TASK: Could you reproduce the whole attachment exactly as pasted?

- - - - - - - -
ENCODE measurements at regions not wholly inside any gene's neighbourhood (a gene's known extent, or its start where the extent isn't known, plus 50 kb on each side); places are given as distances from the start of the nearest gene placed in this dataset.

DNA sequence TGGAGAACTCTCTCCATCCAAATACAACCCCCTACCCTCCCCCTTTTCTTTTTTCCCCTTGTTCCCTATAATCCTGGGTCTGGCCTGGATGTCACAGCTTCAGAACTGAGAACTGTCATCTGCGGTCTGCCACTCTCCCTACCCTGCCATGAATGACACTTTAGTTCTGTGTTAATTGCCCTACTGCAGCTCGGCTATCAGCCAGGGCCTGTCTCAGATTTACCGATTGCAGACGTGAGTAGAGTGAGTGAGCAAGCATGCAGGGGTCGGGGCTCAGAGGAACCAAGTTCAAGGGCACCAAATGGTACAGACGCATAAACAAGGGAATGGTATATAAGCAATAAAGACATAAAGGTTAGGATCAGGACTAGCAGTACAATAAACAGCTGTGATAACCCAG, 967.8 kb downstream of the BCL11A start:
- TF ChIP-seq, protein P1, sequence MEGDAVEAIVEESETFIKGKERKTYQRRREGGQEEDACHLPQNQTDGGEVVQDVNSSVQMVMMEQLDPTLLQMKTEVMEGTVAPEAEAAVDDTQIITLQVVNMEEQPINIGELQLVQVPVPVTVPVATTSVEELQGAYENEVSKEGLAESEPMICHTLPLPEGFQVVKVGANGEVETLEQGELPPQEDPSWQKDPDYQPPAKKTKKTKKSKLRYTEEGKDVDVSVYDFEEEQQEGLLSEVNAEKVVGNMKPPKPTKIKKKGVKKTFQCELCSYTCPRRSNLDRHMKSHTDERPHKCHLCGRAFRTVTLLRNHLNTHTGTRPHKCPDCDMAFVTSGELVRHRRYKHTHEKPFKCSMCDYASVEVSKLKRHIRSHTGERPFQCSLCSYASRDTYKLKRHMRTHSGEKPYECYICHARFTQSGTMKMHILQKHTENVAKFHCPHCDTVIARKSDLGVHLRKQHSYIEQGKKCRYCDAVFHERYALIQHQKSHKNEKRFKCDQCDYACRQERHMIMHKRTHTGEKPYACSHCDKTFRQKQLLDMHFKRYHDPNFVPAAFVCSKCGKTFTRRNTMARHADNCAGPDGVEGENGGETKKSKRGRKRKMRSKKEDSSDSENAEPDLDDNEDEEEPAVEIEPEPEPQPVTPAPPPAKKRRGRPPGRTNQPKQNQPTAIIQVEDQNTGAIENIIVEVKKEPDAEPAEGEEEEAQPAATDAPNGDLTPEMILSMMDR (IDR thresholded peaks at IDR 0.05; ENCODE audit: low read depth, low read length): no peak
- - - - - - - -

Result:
ENCODE measurements at regions not wholly inside any gene's neighbourhood (a gene's known extent, or its start where the extent isn't known, plus 50 kb on each side); places are given as distances from the start of the nearest gene placed in this dataset.

DNA sequence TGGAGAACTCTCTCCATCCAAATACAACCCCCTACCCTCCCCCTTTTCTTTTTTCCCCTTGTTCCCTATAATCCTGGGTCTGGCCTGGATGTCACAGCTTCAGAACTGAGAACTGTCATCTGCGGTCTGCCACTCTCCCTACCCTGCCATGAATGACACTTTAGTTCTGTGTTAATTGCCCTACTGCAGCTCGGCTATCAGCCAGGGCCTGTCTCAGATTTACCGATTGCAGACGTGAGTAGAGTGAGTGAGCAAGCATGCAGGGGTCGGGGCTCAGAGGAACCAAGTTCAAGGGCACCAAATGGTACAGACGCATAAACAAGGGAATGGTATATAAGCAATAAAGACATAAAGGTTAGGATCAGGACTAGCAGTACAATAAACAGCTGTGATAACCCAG, 967.8 kb downstream of the BCL11A start:
- TF ChIP-seq, protein P1, sequence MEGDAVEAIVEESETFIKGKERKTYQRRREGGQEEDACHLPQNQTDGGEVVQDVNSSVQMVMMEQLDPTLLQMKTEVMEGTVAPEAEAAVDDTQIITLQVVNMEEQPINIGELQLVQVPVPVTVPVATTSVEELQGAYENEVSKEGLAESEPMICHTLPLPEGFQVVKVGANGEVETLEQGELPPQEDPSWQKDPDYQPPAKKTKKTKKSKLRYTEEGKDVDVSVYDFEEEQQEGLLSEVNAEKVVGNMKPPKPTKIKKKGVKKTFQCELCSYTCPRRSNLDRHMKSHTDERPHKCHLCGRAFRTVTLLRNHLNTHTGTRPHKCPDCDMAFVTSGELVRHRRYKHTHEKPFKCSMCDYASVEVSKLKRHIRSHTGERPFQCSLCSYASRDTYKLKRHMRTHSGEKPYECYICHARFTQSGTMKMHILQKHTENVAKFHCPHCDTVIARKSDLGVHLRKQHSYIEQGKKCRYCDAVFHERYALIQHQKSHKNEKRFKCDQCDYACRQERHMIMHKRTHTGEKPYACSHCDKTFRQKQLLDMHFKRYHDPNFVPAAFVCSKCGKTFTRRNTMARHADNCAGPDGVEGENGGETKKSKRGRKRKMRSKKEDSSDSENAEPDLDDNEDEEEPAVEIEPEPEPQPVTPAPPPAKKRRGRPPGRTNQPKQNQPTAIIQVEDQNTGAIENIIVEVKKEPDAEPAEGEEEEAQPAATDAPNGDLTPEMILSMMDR (IDR thresholded peaks at IDR 0.05; ENCODE audit: low read depth, low read length): no peak